The team then explored working with layered projections, using a holographic projection screen supplier, again with not much success. “We did a lot of testing throughout this project because nothing was ‘off the shelf’. What we decided in the end was to never have a basic screen aspect ratio. It’s never 16:9, it’s always masked off in an unusual way, and everything is integrated very much with the spatial design, it’s never a screen on a pole, it’s always totally integrated into design. It has to blend in with the environment, and with the experience so you will never say oh there’s a screen, and I’m going to touch it.”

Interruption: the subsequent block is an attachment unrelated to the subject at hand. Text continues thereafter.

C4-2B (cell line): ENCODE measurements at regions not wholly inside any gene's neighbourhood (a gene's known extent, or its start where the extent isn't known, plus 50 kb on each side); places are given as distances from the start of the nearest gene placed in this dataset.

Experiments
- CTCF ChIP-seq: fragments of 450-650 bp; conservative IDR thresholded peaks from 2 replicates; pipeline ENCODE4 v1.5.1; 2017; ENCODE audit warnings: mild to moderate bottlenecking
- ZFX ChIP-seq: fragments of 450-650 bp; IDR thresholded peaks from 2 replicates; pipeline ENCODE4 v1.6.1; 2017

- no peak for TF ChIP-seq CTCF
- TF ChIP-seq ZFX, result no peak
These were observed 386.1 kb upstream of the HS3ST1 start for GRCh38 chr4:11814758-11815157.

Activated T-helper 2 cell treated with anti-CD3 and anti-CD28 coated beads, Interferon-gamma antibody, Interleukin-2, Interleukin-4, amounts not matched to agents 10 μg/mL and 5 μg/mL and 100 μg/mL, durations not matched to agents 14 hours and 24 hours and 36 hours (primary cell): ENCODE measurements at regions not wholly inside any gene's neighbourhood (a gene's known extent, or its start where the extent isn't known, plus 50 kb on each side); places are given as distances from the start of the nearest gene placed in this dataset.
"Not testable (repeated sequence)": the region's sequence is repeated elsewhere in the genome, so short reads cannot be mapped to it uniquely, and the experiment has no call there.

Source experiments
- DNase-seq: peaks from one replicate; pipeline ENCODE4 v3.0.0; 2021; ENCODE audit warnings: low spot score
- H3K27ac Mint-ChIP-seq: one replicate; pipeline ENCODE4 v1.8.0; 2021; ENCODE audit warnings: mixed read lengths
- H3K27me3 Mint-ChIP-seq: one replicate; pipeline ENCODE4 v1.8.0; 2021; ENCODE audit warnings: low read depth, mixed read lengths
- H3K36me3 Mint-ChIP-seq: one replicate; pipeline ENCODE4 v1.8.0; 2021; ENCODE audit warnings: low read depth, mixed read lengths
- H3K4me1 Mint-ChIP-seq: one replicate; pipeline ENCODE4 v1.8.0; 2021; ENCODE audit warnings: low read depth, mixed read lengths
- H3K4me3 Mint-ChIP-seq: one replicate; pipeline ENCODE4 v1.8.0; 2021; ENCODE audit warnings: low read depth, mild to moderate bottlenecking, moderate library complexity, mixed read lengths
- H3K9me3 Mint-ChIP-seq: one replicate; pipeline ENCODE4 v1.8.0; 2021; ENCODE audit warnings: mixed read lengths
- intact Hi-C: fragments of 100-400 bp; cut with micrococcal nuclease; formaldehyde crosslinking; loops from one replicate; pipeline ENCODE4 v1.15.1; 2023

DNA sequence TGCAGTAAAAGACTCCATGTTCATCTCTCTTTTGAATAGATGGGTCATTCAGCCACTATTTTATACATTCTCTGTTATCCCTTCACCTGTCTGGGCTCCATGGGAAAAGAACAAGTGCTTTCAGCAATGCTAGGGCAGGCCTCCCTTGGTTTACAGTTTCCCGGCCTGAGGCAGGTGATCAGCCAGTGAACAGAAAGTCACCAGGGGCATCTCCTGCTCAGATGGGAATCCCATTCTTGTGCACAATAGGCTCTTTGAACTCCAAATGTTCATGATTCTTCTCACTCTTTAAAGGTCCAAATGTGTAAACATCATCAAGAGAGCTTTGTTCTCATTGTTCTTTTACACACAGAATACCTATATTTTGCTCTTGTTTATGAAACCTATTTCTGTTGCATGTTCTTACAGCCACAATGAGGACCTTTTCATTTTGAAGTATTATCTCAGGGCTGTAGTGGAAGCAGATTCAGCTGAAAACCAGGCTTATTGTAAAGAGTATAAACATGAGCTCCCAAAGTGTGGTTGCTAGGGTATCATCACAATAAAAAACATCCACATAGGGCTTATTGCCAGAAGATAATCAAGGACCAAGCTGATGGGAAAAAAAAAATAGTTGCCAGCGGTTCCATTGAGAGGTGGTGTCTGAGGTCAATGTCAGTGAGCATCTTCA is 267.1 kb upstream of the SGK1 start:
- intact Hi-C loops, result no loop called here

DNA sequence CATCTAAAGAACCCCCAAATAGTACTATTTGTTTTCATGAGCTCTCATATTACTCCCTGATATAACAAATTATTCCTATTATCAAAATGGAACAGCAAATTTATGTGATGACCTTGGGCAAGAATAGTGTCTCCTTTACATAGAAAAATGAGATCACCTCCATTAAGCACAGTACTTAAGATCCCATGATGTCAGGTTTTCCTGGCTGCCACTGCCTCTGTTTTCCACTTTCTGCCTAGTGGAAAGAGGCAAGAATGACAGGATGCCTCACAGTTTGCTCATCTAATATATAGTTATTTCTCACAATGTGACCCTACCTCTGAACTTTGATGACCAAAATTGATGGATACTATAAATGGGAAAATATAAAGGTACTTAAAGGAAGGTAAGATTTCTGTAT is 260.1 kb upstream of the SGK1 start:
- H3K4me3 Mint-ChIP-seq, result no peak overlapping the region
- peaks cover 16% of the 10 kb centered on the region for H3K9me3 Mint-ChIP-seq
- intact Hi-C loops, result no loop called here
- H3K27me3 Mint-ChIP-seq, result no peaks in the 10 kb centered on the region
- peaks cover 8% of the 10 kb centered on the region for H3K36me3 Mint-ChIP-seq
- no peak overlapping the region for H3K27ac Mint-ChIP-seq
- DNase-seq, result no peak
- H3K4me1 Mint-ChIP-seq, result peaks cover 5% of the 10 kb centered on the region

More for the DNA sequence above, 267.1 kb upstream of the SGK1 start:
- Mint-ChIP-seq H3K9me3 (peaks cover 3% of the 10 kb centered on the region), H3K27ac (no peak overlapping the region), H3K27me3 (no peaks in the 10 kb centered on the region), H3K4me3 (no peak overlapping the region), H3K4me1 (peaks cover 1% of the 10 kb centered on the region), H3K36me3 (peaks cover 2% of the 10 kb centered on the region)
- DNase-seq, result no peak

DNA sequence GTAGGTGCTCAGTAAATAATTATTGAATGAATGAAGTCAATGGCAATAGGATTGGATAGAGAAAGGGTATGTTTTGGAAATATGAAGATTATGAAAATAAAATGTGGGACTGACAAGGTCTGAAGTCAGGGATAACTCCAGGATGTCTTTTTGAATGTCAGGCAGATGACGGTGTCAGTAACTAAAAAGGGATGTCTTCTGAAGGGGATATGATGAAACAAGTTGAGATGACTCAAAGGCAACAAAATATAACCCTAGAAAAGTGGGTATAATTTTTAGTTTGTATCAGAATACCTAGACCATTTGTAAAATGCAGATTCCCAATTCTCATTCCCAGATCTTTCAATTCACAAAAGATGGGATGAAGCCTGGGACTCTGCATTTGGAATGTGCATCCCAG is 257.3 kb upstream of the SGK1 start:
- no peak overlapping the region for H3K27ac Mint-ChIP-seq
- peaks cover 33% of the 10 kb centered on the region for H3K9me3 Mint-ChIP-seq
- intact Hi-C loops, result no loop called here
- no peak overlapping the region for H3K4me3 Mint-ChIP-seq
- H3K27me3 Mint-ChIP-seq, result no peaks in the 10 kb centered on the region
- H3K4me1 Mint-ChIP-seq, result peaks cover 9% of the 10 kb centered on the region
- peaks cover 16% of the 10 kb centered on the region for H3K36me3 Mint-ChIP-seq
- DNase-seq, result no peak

What did the client want the AV technology to do in the revamped Media Museum. “They wanted it to be very fluid, in a way that this museum has to adapt itself to each individual visitor,” says Naamani. “They didn’t want a basic sound and vision exhibition, they wanted a more magical way of getting the media out of the air. The media should be surrounding you, over your head, if you do something in an interactive or you make a little recording, you should see that recording going up in the media surrounding you,” said Rutger van Dijk, AV consultant from SemMika.